How To Make White Oak Black Before Liming/cerusing.


From original questioner:

I want to stain white or red oak so that it is pitch black. I used a minwax ebony stain for a sample and after 3 coats it still isn't anywhere near to pure black. The Oak color still shows through clearly.

See the image for the look I'm going for.

I need to use a white liming wax to create this effect. That much, I'm fine with, I've done it before but staining is new to me.

Here's the process I've used so far:

Sand to 220grit.
Remove all dust.
Brush with the grain using a bronze liming brush.
Shellac seal with a 50/50 mix of shellac sanding sealer/denatured alcohol.
Once dry, apply a coat of ebony stain, allow to dry for 5-15 minutes (quote - "don't leave stain to dry without removing excess" it says on the tin).
Wipe away stain with a clean cloth.
wait 4 hours and apply a second coat.

I applied 3 coats to get to where you see in the second image.

what am I doing wrong?
Using the wrong product?
Wrong technique?

From contributor ro

Use a Black Lacquer or a CV. When dry, a light scuff,then a sealer, then a white paste filler and then a topcoat or two.

From contributor Ma


From contributor ni

Robert has it right, go with a pigmented finish or possibly a black primer. Something you can spray, drys fast, that's self sealing and levels good so it won't fill your grain...a couple, three coats of thinned black lacquer, Thinned pre-cat lacquer or thinned conversion varnish (CV) should do the trick. If you want to go waterborne, you could try Target's black WB Lacquer.

From contributor ke

you could also use black dye stain. but if the color is opaque i would lean towards the pigmented lacquer or cv. Also i wouldnt use liming wax OR paste wood filler. Both are more work than necessary. Get some white stain base or white glaze. Wipe it on, wipe it off. Remove excess with a rag with a little mineral spirits on it, then scuff off the rest. Then topcoat.

heres a sample i did that took 10 mins to demonstrate.
1. Sand 150
2. Spray black dye stain
3. Seal with vinyl sealer
4. Scuff with 320
5. Wipe with white stain concentrate
6. Wipe off excess
7. Scuff off remaining
8. Topcoat with lacquer

From contributor ru

If I'm reading your post correctly, it seems as though you are applying shellac before the stain. If so this will seal/condition the oak so that it will not take the stain.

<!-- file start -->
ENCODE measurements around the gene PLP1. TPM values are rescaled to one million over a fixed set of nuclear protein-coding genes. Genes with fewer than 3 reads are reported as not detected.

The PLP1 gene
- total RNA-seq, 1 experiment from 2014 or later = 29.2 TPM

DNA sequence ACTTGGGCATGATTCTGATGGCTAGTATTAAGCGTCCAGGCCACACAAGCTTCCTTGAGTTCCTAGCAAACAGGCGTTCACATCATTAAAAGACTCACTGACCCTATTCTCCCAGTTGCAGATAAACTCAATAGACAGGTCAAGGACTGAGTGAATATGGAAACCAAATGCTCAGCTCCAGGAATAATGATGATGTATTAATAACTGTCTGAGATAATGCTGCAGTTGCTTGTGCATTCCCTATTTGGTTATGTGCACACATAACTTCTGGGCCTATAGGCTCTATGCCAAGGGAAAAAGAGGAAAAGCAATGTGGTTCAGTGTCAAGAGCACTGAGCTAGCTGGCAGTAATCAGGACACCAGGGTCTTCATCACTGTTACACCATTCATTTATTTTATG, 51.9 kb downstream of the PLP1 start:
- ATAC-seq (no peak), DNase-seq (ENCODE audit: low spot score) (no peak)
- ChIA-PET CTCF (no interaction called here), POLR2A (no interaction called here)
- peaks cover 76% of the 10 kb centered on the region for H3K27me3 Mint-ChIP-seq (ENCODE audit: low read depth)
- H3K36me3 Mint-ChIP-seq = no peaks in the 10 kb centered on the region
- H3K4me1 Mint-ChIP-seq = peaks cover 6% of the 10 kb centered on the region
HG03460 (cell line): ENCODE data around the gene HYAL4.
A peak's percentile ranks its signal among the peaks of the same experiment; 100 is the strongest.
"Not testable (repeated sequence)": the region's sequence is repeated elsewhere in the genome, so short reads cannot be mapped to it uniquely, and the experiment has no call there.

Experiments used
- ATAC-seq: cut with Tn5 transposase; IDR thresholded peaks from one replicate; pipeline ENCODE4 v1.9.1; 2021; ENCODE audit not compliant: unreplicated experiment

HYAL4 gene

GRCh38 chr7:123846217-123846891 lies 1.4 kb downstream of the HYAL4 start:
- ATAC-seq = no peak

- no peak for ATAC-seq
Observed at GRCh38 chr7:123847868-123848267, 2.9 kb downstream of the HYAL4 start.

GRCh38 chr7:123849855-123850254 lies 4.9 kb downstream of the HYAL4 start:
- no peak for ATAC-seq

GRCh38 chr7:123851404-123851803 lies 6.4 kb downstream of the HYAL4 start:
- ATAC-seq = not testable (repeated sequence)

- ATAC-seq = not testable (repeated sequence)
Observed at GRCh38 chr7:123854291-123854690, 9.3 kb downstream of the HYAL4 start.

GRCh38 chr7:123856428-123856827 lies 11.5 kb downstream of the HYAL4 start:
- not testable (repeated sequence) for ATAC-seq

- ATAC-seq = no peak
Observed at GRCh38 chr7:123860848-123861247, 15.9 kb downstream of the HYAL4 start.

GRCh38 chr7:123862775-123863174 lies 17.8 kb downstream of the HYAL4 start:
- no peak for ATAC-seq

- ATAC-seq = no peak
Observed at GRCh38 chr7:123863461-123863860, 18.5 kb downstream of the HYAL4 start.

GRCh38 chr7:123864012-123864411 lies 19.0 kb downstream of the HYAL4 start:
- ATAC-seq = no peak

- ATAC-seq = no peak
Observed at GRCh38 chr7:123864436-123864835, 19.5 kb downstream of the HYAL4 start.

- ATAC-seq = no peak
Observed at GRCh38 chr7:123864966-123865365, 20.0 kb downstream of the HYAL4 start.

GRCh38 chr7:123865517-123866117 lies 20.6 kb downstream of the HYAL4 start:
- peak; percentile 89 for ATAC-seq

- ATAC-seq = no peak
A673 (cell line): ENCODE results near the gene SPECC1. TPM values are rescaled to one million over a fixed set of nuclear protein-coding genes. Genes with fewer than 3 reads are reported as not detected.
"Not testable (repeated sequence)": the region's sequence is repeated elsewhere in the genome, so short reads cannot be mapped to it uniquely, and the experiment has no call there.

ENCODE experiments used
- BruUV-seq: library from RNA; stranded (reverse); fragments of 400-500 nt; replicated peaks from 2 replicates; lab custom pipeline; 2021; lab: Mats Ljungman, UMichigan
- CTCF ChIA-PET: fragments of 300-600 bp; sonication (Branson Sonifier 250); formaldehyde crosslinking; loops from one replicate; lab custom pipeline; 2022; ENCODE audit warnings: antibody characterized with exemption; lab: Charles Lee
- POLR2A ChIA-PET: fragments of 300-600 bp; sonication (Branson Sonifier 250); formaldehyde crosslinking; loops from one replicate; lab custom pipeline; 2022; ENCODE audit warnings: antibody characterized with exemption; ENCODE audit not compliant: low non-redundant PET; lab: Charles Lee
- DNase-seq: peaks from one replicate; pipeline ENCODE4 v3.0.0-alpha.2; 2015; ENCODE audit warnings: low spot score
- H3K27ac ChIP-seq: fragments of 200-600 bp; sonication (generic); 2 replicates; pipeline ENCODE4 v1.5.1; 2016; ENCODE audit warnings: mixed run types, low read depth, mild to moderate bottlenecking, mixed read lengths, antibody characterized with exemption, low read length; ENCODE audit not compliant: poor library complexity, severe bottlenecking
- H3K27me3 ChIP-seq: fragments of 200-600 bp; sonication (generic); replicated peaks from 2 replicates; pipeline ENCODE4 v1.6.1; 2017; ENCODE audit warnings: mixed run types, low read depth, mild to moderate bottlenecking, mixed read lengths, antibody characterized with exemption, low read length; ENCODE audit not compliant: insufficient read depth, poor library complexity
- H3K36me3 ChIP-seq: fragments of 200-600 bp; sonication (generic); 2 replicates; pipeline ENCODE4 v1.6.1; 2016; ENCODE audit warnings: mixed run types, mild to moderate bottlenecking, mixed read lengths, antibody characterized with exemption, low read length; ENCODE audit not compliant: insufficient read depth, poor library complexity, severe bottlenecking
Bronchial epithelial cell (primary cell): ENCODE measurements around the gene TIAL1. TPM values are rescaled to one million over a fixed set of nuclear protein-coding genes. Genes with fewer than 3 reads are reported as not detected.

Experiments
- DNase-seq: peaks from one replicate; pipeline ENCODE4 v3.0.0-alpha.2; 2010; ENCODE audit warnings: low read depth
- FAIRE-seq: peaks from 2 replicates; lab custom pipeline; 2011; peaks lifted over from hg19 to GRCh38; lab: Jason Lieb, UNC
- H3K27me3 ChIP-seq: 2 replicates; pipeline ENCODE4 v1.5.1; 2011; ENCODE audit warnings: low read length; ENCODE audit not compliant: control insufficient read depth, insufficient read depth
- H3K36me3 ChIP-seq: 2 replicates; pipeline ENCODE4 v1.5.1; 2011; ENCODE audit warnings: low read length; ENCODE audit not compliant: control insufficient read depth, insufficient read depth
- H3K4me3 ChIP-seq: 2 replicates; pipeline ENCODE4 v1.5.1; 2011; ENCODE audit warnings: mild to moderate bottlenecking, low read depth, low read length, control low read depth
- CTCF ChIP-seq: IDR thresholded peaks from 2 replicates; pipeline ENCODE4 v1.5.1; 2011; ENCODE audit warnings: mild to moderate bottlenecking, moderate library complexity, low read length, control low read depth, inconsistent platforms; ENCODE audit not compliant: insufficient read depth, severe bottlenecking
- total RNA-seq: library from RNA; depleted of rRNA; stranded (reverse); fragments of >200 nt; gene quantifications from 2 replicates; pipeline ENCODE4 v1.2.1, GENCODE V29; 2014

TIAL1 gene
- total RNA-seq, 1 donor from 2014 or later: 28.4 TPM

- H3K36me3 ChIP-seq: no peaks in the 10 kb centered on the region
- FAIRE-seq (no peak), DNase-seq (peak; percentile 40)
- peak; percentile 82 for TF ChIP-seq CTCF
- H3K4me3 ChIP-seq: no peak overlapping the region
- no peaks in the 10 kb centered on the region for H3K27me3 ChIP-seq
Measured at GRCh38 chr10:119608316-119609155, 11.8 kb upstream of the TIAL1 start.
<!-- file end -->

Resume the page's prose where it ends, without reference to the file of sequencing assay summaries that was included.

2.stain black
3.seal (vinyl sealer etc..)
4.wipe with white

From contributor JM

Rusty has it.

You need to stain before your seal coat.

Using a wiping stain will only take you so far towards your black base colour. If you need darker than the stain applied before the sealer, you need to look at adding a dye.

If you dont care to have the translucency of the stain, as others have said, a black primer is the easiest.

Looking at the pic you are trying to achieve, I would spray a black primer, seal, white glaze, then topcoat.

From contributor Da

I wanted a black finish on oak also I wanted the grain of the oak. The trouble with any stain I tried either had a purple or grey or green color coming through.
So I did a sample of Tremclad black flat paint. Waited2 days. Gave it a second coat of paint. Waited 3 days Sealed with magnamax. Next day I coated with magnamax. I finished my bar 6 years ago and it still looks great.

From contributor Sh

Bringing up an old thread from the dead to put my .02 cents in..
Sand raw wood to 150 grit.
Spray....Jetblack Mohawk M520 dye stain 6 oz./26 oz. acetone
Wipe with a Black wiping stain.. preferably something quality like D59 sherwin SB stains.
Spray catalyzed vinyl sealer reduced 1:1
Scuff Sand flat with 320/400
Spray tinted powderglaze (amazing glaze 3/ Mohawk break away)
Scuff with grey/maroon scotch brite to remove glaze.
Topcoat with solvent based coating of your choice.